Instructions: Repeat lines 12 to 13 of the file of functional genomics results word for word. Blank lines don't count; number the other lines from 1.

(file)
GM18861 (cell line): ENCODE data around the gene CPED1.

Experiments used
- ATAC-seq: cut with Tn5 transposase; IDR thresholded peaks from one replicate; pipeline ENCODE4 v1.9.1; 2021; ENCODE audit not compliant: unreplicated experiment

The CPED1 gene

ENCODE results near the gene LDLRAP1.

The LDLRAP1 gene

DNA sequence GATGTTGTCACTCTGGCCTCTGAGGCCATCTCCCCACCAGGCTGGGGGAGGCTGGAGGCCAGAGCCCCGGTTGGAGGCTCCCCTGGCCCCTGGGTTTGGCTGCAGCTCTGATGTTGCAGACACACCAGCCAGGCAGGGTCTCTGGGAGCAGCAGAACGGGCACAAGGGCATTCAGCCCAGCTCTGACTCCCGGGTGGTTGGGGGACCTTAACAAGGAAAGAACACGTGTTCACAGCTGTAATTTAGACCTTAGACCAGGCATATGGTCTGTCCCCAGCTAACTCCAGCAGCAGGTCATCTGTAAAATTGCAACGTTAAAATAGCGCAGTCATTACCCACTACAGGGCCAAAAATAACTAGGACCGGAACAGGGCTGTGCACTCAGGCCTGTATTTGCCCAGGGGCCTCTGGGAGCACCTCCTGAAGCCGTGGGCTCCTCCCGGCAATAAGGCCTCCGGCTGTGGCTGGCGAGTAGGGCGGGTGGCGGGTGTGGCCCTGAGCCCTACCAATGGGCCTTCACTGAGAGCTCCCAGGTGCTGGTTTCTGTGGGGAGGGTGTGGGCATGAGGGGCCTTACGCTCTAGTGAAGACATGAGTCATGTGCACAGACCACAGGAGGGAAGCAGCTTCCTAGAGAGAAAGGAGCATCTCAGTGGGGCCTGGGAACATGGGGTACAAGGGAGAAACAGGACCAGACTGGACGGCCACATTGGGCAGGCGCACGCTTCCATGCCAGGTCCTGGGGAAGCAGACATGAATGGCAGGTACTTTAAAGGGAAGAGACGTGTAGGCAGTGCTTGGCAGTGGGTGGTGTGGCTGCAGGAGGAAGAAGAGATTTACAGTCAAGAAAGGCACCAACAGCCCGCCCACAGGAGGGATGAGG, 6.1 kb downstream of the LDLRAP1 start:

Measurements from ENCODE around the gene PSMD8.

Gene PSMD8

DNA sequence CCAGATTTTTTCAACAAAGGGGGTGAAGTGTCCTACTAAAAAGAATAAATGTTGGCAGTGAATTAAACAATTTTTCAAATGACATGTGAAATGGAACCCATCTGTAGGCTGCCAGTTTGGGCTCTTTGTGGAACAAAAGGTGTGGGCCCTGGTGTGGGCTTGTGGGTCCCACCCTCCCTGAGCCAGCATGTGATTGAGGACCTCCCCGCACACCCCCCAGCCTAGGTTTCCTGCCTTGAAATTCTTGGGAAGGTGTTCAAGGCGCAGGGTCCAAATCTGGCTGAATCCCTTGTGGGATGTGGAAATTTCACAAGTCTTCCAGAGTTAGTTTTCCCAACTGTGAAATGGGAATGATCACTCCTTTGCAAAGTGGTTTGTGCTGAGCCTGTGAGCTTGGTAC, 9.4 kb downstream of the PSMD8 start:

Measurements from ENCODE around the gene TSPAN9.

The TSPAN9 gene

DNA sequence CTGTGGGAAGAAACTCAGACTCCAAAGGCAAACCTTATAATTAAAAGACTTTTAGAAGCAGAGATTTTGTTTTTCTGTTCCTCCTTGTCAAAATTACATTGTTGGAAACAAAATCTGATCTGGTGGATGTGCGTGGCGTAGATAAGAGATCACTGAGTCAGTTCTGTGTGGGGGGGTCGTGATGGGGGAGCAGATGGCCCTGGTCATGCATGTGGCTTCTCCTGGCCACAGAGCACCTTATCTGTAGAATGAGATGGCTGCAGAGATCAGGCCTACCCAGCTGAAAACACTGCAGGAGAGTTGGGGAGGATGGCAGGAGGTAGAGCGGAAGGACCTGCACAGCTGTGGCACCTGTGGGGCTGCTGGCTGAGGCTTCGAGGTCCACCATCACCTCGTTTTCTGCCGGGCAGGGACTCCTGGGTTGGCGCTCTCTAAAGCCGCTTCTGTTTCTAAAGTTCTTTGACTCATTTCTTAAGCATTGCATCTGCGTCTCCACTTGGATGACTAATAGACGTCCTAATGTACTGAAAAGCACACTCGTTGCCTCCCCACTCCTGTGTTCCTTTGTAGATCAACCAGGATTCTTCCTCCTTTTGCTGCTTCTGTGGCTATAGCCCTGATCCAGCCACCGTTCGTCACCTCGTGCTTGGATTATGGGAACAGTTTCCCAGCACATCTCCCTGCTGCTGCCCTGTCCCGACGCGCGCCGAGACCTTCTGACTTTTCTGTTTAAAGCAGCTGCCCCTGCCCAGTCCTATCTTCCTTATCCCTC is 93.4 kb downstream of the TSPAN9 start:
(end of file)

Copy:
The TSPAN9 gene

DNA sequence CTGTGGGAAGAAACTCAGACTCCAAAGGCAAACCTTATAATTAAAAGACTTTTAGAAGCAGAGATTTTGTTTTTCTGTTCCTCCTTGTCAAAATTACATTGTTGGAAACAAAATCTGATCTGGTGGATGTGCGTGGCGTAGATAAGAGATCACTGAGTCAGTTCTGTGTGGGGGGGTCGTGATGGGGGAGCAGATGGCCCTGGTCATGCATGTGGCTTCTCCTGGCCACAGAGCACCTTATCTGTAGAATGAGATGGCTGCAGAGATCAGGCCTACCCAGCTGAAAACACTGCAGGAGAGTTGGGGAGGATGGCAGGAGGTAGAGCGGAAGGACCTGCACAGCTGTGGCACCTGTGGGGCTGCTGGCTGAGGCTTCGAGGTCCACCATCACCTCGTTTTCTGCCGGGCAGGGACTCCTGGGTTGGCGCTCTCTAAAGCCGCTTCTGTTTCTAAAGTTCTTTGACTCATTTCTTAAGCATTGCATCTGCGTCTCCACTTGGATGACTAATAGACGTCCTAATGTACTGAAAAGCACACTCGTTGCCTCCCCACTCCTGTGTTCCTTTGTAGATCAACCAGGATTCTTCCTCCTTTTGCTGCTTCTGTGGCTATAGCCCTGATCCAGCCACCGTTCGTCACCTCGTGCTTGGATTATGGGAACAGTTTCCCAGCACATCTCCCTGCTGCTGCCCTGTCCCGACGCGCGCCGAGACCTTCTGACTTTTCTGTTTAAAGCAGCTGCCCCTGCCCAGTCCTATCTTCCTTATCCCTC is 93.4 kb downstream of the TSPAN9 start: